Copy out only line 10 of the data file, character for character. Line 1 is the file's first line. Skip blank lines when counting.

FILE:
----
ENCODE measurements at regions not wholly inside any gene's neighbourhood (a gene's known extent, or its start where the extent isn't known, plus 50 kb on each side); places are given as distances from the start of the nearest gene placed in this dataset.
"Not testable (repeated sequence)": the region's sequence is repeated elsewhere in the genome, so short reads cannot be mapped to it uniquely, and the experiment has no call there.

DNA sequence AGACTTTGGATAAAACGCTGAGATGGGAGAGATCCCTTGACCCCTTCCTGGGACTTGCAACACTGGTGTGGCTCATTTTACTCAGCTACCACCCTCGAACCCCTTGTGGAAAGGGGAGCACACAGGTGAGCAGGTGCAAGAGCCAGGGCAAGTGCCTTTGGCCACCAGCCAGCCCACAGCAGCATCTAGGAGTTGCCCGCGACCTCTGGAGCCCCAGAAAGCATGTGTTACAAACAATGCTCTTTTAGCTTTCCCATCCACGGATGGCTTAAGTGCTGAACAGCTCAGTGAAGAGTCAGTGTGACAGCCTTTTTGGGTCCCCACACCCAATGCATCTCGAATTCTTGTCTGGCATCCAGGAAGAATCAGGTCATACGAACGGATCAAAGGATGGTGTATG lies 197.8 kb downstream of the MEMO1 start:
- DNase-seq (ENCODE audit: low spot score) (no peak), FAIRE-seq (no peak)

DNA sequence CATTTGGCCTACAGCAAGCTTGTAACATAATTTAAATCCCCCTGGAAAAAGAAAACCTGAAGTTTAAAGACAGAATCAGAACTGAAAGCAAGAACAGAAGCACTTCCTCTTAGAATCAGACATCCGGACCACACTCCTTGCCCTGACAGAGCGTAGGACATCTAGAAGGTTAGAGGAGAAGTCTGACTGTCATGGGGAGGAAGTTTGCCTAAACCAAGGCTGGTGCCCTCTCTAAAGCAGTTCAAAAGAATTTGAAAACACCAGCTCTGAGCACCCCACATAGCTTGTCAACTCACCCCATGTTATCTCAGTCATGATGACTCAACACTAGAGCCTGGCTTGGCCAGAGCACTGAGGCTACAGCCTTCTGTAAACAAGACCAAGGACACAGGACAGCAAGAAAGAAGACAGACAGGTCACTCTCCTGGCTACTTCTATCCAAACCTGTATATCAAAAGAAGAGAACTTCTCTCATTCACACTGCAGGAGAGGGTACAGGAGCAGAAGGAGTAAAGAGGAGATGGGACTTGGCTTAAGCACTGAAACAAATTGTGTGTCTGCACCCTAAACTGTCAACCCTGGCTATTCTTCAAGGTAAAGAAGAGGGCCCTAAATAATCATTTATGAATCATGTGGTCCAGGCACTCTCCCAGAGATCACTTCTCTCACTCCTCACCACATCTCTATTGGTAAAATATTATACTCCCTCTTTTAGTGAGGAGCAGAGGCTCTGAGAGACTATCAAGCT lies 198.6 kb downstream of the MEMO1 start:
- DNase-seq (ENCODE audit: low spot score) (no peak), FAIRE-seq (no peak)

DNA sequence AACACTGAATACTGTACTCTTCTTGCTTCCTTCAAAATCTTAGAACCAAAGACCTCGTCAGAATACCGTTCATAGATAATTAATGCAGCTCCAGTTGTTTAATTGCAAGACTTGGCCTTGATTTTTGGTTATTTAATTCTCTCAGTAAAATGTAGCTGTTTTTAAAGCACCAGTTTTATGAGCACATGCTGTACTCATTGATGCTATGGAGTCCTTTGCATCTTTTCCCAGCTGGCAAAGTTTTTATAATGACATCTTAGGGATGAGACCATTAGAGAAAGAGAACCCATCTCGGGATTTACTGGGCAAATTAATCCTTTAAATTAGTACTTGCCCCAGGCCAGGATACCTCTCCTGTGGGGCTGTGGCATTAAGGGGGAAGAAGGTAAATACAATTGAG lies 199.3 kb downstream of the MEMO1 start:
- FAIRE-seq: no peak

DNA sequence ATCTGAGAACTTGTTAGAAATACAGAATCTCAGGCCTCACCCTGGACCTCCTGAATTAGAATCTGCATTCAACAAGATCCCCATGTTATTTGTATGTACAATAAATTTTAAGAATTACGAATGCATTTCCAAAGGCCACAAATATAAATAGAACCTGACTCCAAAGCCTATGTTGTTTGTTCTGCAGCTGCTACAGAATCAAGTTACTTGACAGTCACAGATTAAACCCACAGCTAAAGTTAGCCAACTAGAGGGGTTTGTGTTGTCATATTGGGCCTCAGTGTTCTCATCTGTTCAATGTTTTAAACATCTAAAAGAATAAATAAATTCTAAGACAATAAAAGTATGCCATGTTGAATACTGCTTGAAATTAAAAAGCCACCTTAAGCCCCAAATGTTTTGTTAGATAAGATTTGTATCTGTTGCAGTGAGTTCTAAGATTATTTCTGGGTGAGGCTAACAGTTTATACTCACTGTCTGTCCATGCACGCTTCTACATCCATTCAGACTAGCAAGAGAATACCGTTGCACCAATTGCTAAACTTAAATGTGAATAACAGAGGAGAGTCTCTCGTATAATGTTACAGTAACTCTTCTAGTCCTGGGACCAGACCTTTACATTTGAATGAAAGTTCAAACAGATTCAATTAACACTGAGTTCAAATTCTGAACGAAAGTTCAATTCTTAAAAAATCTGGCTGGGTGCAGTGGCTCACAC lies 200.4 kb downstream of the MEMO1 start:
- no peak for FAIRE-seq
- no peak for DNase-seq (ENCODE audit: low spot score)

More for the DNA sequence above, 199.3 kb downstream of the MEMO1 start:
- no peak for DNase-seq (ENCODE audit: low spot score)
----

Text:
- no peak for FAIRE-seq